Can Baby Be a Vegetarian?

Is it safe for baby to be on a vegetarian diet? How can I make sure he’s getting enough nutrition?
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By Jennifer Mellick, MD, Pediatrician
Updated March 2, 2017
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There are three main types of vegetarians (and a few sub-types) — all of them eat no meat.

Lacto-ovo vegetarians: They don’t eat animal flesh but do eat eggs and dairy products.

Lacto vegetarians: They eat dairy products but no other animal products.

Vegans: They eat no animal products — including honey and gelatin. Find out if a vegan diet is safe for baby here All vegetarians should plan their diets carefully so that they’re not deficient in certain vitamins and minerals such as vitamin B12, calcium, vitamin D and iron.

It’s relatively easy for baby to be vegetarian when he starts eating solid foods, usually between four and six months old. Some signs that can help you know that baby’s ready to eat solids are: she’s sitting up, she opens her mouth for a spoon and closes her lips over a spoon, she’s able to let you know if she’s full or hungry, she keeps her tongue low and flat when you put the spoon in her mouth, and she’s showing an interest in food while others around her are eating. All vegetables and fruits can be pureed and given to a vegetarian. A vegetarian baby can get protein-rich foods from pureed tofu, cottage cheese, cheese, yogurt and egg products, and strained legumes (like beans, peas, chickpeas and lentils). He should get a variety of fruits and veggies — and stay away from unhealthy foods that could be considered vegetarian, like potato chips that are fried in canola oil, or soda. Feed baby iron-fortified cereal to prevent iron-deficiency anemia.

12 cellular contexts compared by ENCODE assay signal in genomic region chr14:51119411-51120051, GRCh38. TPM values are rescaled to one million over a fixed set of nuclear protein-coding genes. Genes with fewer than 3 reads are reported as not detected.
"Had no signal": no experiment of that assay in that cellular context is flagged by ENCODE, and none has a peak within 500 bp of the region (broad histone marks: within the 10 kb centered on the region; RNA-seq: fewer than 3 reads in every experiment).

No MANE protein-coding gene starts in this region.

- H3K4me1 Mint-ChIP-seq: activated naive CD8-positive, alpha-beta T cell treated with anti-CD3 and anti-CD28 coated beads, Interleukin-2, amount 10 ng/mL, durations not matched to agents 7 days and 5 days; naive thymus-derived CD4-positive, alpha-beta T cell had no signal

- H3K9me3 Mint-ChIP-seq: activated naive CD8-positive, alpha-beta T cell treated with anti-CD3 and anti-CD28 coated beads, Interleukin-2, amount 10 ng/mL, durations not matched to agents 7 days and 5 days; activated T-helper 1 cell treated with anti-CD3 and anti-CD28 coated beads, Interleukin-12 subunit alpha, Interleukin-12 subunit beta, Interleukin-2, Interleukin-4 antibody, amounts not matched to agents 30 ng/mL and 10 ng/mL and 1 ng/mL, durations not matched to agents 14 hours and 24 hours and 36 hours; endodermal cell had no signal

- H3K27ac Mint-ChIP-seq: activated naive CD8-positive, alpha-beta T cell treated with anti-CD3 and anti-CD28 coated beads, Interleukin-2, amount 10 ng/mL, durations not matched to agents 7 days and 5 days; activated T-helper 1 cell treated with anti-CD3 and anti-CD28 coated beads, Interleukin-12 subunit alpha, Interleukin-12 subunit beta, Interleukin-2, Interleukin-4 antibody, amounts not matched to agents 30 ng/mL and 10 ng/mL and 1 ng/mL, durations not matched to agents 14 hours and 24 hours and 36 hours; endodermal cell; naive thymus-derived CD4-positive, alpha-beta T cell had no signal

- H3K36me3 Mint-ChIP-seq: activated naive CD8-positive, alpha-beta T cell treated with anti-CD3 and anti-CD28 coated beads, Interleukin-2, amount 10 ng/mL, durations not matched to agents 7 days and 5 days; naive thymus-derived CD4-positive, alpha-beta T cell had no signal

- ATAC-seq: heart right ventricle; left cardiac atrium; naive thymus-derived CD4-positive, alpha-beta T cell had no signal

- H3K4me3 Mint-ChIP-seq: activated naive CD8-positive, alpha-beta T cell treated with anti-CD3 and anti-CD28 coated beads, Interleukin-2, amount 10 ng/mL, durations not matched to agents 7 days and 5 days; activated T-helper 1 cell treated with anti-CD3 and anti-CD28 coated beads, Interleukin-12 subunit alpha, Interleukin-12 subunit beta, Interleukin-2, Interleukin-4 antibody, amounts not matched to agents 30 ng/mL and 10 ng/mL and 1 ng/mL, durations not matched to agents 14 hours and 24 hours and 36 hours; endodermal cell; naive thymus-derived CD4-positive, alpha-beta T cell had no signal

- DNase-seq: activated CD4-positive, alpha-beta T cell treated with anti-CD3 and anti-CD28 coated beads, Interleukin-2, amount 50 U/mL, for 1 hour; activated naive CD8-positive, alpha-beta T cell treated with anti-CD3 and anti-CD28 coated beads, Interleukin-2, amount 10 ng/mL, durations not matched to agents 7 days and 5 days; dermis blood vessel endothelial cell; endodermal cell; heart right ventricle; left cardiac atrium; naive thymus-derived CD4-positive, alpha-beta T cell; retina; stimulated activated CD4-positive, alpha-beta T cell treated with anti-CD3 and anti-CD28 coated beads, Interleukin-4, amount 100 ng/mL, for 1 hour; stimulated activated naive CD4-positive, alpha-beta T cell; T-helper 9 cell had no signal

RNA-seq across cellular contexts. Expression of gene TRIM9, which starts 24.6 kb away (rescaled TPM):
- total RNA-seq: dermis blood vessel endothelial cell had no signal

The bottom line — a baby on breast milk or formula can get a good balance of nutrients on a vegetarian diet. Ensure baby is growing at a healthy rate with regular checkups with her pediatrician. The American Academy of Pediatrics (AAP) recommends screening all babies for iron deficiency between 6 and 12 months — whether they’re vegetarian or not. It is also recommended that all breastfed babies and formula-fed babies who receive less than 32 ounces of formula daily, receive a vitamin D supplement.

When baby grows to toddler age, it’s important to monitor her nutrient intake because toddlers tend to be picky eaters. Recently, the AAP began recommending a 30-month well-child visit to keep tabs on picky eaters’ health. Most toddlers, especially vegetarians and vegans should be on a multivitamin that contains iron.

Please note: The Bump and the materials and information it contains are not intended to, and do not constitute, medical or other health advice or diagnosis and should not be used as such. You should always consult with a qualified physician or health professional about your specific circumstances.

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